Whitesburg KY
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Letcher schools close; Jenkins remains open

Football playoff game is still on
Letcher Co. returns to ‘red zone’ status



Letcher County Schools are expected to be operating entirely virtually at least through the end of this week, and probably longer as the number COVID-19 cases reached the critical point in the county over the weekend and in-person classes were cancelled beginning Tuesday.

Jenkins Independent Schools remained open. Jenkins has cancel led middle school basketball games, but sports practices are still scheduled.

In order for students to attend classes in person, the rate of COVID-19 infections in the county must average below 25 per 100,000 for the prior seven days, as measured on Thursday evening.

While the notice came out on Saturday that the rate had gone to 25.2, the school district waited until Monday to make sure it wasn’t a fluke. On Monday evening, the rate had increased to 28.5, and Letcher County School Superintendent Denise Yonts made the decision to close school beginning yesterday (Tuesday).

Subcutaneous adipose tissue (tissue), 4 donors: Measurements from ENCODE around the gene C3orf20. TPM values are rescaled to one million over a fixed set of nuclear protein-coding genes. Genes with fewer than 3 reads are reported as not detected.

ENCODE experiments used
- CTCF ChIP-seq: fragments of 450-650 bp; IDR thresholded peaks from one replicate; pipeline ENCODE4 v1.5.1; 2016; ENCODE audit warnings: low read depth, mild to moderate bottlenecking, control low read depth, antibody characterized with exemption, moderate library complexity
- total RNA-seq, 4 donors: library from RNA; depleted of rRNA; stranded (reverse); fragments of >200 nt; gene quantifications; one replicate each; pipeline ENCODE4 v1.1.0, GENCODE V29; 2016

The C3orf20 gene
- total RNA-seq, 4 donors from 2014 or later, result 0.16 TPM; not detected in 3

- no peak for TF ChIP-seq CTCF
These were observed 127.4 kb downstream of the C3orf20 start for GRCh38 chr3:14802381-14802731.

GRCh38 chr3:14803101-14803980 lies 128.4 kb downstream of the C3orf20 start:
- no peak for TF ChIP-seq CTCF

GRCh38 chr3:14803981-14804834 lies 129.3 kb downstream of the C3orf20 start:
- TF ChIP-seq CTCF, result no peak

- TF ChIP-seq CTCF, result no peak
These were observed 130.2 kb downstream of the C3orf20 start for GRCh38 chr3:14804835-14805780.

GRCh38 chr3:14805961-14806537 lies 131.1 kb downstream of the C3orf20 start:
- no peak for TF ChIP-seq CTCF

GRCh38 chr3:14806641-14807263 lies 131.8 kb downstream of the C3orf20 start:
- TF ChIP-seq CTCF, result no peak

Yonts said that though state guidelines suggest using the data from Thursday evening, the rapid increase in the rate from Friday to Saturday and again on Monday led her to decide it was in the best interest of students, staff and the community to cancel Tuesday instead of waiting until next week.

However, while school has been cancelled sports conditioning will continue, and a football playoff game between Letcher County Central High School and Perry Central High School was still scheduled to continue as planned in Whitesburg. Yonts said the district will “keep an eye on the numbers,” and will decide jointly with Perry Central whether to cancel the game.

So far, in the last few days Letcher County Schools have had at least five people test positive for the virus, including three school-age children on Tuesday, Kentucky River District Health Department Director Scott Lockard said.

“ We’re seeing some school cases, looks like some sporting events – school sports – Save-a-Lot, Wendy’s and just some different community spread,” Lockard said.

There were 14 cases of COVID-19 in Letcher County on Tuesday, bringing the total calculated by the district to 393, up from 350 a week earlier.